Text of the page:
All About Fine Art Serigraphy

Dance with the Pomegranates serigraphy

Yuroz’s “Dance with the Pomegranates” is a detailed serigraph finished with gold leaf.

Our last blog touched on some common types of print mediums. Today, we’ll be focusing on one specific type of print medium: serigraphy. Serigraphy is a very unique type of printmaking that involves stenciling individual colors on separate layers of silk or polyester fabric. We recently added a new serigraph to our collection; Yuroz’s “Dance with the Pomegranates” was created by layering several different shades of color over a single canvas, then finishing with gold leaf. The process of making a traditional serigraph such as this is very detailed and time-consuming. It can take up to 2,000 hours to create a 100-color serigraph! Let’s go deeper and look into the steps for creating a serigraph.

C Print

After receiving the original artwork, the studio that makes the serigraph will have a professional photographer create a C Print. This is a copy of the artwork that has been enlarged to scale so that the artists in the studio can create a bigger version of the original artwork.


After receiving the C Print, a professional chromist places a mylar, which is a strong and fine sheet of polyester or plastic, over the C plate, which is a plate that holds the C Print in place. The chromist then draws on the mylar with india ink, china marker, or opaque paint. He or she draws only the parts of the artwork that is for a single, individual color. Several layers of mylars are completed until every color in the artwork has its own mylar.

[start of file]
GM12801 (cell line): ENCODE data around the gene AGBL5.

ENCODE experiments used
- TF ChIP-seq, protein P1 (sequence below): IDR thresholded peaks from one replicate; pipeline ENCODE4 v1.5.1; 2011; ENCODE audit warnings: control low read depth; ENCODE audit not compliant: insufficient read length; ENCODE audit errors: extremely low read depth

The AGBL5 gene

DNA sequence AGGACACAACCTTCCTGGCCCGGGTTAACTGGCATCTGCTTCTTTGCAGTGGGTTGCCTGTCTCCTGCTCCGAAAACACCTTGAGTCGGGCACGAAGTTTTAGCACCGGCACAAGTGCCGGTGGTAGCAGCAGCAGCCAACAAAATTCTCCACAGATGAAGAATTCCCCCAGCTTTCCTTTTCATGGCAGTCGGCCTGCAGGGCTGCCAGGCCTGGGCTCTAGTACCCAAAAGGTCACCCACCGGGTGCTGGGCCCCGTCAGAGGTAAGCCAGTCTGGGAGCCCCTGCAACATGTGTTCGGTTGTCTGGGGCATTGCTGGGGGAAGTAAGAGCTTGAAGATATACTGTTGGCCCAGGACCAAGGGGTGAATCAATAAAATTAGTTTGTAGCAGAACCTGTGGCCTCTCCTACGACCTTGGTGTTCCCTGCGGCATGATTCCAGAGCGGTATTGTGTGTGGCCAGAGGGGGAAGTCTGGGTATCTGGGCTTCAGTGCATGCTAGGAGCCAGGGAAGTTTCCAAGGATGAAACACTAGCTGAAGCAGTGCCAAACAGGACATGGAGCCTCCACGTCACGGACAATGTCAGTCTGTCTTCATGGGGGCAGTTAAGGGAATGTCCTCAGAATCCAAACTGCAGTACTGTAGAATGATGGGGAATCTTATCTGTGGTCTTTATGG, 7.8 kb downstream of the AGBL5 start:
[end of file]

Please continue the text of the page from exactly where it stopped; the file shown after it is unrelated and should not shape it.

James Gill uses serigraphy to make lumnescent, photography-inspired images with colors that pop.


A silk or polyester screen is coated with a photographically-sensitive emulsion, then stretched across a frame. The first sheet of mylar is attached to the silkscreen, and then they are both secured to an exposing unit that exposes the silkscreen to high-intensity light. This light hardens the photographically-sensitive emulsion except where the mylar is blocking the light. The silkscreen is then washed and ready to have paint or ink applied.


From about 15 basic colors, a professional color mixer creates the exact colors needed to replicate the original artwork. This process is done by hand and left to the discretion and artistic touch of the color mixer. Pure pigment is mixed with glaze to create a luminosity that is the hallmark of a handmade serigraph. After the right colors are created, the silkscreen is ready to be printed.


The silkscreen–which, by now, has been prepared for printing with the application of the mylars and high-intensity light–is ready to be printed. Each layer of color is applied individually in layers until the serigraph is completed. However, each layer of paint or ink must be allowed to completely dry before creating the next layer. Thus, a maximum of two layers of color can be added each day. About every 15 colors, the printmakers will send a proof to the artist to approve before continuing with the printing process. This is why serigraphs are so labor- and time-intensive. However, the end result is a luminous, detailed artwork that is true to the artist’s original. The painstaking work and long, arduous process is evident in the final result.


Philippe Bertho’s Marie qui se Cherche is toned down in comparison to Bertho. However, the colors and details show a very deliberate style of serigraphy.

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Questions? Call Patty Barnett at 504.524.2922

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